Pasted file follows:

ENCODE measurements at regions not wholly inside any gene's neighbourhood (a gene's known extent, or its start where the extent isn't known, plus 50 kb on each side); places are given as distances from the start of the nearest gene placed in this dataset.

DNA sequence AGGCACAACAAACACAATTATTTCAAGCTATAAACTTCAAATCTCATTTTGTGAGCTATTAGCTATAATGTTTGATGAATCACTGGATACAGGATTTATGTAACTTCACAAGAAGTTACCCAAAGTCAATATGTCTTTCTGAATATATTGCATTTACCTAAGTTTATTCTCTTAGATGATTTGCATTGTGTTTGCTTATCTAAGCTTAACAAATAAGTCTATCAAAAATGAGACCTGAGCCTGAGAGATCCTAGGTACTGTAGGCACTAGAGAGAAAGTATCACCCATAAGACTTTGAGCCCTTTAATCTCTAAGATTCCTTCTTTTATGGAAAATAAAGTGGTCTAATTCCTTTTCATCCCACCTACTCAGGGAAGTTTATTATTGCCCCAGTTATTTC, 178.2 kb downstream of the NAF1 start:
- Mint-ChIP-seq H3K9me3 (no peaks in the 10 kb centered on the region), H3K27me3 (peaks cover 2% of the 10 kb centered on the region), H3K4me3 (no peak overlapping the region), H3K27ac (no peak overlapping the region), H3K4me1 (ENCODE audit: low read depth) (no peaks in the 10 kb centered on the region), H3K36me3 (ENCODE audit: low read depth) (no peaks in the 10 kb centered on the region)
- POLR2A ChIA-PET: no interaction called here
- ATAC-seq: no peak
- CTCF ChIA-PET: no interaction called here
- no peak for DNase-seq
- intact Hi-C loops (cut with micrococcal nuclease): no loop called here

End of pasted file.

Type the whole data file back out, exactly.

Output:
ENCODE measurements at regions not wholly inside any gene's neighbourhood (a gene's known extent, or its start where the extent isn't known, plus 50 kb on each side); places are given as distances from the start of the nearest gene placed in this dataset.

DNA sequence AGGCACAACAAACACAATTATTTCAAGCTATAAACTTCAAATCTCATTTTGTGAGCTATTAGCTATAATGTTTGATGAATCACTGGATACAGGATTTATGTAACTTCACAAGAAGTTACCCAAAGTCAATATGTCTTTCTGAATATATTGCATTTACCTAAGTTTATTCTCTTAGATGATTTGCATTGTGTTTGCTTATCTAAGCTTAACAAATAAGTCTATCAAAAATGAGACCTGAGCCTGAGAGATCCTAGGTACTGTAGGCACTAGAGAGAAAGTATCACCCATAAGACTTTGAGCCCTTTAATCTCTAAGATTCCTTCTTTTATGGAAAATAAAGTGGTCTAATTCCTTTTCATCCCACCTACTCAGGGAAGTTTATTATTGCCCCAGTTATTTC, 178.2 kb downstream of the NAF1 start:
- Mint-ChIP-seq H3K9me3 (no peaks in the 10 kb centered on the region), H3K27me3 (peaks cover 2% of the 10 kb centered on the region), H3K4me3 (no peak overlapping the region), H3K27ac (no peak overlapping the region), H3K4me1 (ENCODE audit: low read depth) (no peaks in the 10 kb centered on the region), H3K36me3 (ENCODE audit: low read depth) (no peaks in the 10 kb centered on the region)
- POLR2A ChIA-PET: no interaction called here
- ATAC-seq: no peak
- CTCF ChIA-PET: no interaction called here
- no peak for DNase-seq
- intact Hi-C loops (cut with micrococcal nuclease): no loop called here